Opposition to Three Waters reforms doesn’t wash with Mahuta: councils and the public should just pipe down

National MP Nicola Willis – we trust – learned a wee bit more about the Government’s Three Waters reforms this morning than she learned from Finance Minister Grant Robertson at Question Time in Parliament yesterday.

Local Government Minister Nanaia Mahuta today confirmed her determination – and the Government’s – to over-ride widespread public disquiet and local authority objections.  She will press ahead in establishing four publicly owned water entities to take over and look after  our drinking, waste and storm water infrastructure.

“These reforms have been long signalled. In our manifesto we committed to tackling big issues that others have long neglected in order to future-proof New Zealand. We are taking action to ensure safe, clean water for all communities in New Zealand for generations to come, protecting households from ballooning costs, and better preparing for the compounding impacts of climate change,” Nanaia Mahuta said.

Here’s hoping the water that flows from the taps in the restructured system is more palatable than the answer we got when we visited the Labour Party website for whatever it had to say about water reform in its 2020 manifesto.

We typed “water” into a search function box only to be advised:

Our Policies

The Labour Party Manifesto 2020

General Election 2020

Sorry, there are no results for water – clear the filter and try again.

We don’t know if Nicola Willis had a similar experience.

We do know that, on behalf of Mahuta in Parliament yesterday, Robertson replied to Willis’s questions on this topic.

The Government has been engaging with local government on the three waters proposals and related governance arrangements “for some considerable time”,  he said.  It would continue to do so.

The Government’s proposal is that local authorities are the owners of the entities on behalf of their communities. This proposal also includes legislative safeguards to ensure that these entities stay in public ownership, Robertson said.

“… local authorities will be the owners collectively on behalf of their communities. It is also very important for us on this side of the House to make sure we protect the public ownership of these entities lest the National Party ever get in Government and try and hock them off.”

Willis then asked how ratepayers would have direct influence over the water entities in the way they do now over their elected councils “when in a typical entity up to 20 councils would be represented by just six seats on a regional representative group?”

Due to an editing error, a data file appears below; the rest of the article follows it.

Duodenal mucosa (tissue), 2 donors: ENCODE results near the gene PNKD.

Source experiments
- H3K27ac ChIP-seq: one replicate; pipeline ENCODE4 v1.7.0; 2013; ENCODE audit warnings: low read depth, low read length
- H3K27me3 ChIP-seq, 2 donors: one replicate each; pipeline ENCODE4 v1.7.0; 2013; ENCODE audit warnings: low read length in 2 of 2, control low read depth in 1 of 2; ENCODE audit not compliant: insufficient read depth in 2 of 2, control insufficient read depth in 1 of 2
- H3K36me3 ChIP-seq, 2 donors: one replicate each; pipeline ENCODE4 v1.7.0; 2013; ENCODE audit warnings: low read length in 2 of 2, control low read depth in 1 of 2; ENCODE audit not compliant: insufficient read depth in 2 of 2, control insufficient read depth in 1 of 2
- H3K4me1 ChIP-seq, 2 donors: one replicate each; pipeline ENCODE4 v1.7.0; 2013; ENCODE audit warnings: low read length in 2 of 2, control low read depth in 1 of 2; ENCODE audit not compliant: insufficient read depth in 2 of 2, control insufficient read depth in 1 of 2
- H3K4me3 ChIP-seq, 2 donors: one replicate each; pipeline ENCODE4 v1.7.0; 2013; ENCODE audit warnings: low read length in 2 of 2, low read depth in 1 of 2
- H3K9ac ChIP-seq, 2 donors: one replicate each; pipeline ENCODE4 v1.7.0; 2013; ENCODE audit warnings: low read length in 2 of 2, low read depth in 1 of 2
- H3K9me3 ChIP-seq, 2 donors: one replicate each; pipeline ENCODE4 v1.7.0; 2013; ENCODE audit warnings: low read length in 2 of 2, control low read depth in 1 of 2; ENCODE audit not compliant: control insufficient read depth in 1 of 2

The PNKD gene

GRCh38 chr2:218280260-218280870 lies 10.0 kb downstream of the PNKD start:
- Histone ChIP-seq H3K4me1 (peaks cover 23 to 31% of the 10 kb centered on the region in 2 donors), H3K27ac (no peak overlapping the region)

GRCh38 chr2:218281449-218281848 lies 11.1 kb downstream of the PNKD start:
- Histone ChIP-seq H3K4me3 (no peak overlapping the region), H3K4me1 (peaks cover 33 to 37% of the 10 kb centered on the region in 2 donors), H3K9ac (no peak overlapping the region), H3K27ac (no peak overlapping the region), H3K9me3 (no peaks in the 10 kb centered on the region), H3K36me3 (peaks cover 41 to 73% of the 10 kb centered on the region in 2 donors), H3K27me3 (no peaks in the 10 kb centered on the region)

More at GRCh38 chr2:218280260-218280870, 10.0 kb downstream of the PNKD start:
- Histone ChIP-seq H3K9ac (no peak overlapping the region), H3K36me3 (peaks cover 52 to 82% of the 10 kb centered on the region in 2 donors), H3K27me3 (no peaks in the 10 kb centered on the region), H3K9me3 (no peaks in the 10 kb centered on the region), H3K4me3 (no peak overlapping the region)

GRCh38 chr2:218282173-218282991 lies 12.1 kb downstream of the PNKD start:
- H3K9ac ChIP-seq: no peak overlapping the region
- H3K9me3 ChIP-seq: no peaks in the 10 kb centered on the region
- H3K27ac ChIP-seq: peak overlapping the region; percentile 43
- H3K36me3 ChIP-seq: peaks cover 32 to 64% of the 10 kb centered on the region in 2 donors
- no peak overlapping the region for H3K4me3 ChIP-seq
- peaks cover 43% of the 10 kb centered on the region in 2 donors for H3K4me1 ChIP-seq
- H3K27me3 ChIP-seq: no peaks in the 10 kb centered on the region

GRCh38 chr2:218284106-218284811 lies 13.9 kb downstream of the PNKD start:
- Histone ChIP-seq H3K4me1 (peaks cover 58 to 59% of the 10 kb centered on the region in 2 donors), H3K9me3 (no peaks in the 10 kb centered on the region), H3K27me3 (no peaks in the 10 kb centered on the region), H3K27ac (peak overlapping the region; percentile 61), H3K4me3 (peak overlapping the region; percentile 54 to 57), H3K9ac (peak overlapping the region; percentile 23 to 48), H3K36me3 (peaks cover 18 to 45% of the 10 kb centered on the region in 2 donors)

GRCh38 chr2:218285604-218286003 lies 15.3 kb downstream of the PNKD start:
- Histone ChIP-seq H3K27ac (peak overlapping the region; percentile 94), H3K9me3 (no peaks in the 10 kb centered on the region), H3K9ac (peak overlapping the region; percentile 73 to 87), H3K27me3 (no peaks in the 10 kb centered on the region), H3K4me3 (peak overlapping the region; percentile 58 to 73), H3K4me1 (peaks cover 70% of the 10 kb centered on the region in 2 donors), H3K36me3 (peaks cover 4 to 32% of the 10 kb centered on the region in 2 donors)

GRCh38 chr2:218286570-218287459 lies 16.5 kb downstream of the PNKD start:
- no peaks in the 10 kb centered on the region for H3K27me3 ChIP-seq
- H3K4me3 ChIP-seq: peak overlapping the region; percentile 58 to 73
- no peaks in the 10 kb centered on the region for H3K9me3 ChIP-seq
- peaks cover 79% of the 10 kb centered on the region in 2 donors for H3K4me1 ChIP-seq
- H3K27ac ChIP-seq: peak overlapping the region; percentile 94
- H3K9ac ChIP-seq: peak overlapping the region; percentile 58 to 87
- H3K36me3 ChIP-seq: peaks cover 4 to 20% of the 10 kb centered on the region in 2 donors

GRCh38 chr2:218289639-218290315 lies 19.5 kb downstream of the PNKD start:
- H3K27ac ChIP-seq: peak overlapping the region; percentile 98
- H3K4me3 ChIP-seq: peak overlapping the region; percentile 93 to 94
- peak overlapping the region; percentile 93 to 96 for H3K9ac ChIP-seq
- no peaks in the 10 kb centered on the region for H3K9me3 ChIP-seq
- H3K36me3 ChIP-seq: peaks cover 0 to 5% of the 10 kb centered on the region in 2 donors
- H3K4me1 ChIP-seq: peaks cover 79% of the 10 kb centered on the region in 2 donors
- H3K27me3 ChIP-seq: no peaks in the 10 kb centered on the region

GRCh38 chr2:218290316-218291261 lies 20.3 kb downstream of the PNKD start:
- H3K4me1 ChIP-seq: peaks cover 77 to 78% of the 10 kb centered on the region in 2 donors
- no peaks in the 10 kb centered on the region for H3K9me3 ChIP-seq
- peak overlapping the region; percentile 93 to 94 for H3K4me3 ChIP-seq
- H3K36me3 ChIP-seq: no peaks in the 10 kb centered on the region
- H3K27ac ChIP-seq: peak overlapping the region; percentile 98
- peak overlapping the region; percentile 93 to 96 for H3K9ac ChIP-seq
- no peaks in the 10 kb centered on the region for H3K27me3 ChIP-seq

Co-governance that brings unelected Maori tribal leaders into administrative positions was hinted at in the Minister’s response:

Hon GRANT ROBERTSON: On behalf of the Minister, the member has answered her own question. The regional representative group will cover the councils. It will also cover mana whenua in the area. The important thing for the member to consider here is whether or not she thinks that the way water assets in New Zealand have been managed over previous decades is adequate, and I think the member, of all people, would realise that water assets in New Zealand have not been well managed. The status quo is not working. If we stick to the status quo it will cost thousands of dollars on ratepayers, and the member just might want to think about the good people of Wellington who want their water to be better than it is now.

 Then came questions about what (at that time) was being rumoured:

Nicola Willis: Will the Minister, as rumoured, announce plans this week to legislate to require all local authorities to give up their water assets for a “nationwide all-in model”, as preferred by her Government?

Hon Chris Hipkins: Point of order, Mr Speaker. Is rumour now adequate authentication of material for the purposes of supplementary questions?

SPEAKER: If I thought it was necessary for the substance of the question, then the answer would have been no. But, actually, it was a superfluous, unnecessary addition that didn’t actually affect the sense of the question and therefore I chose not to be officious and rule it out. There’s a new liberal, reasonable me.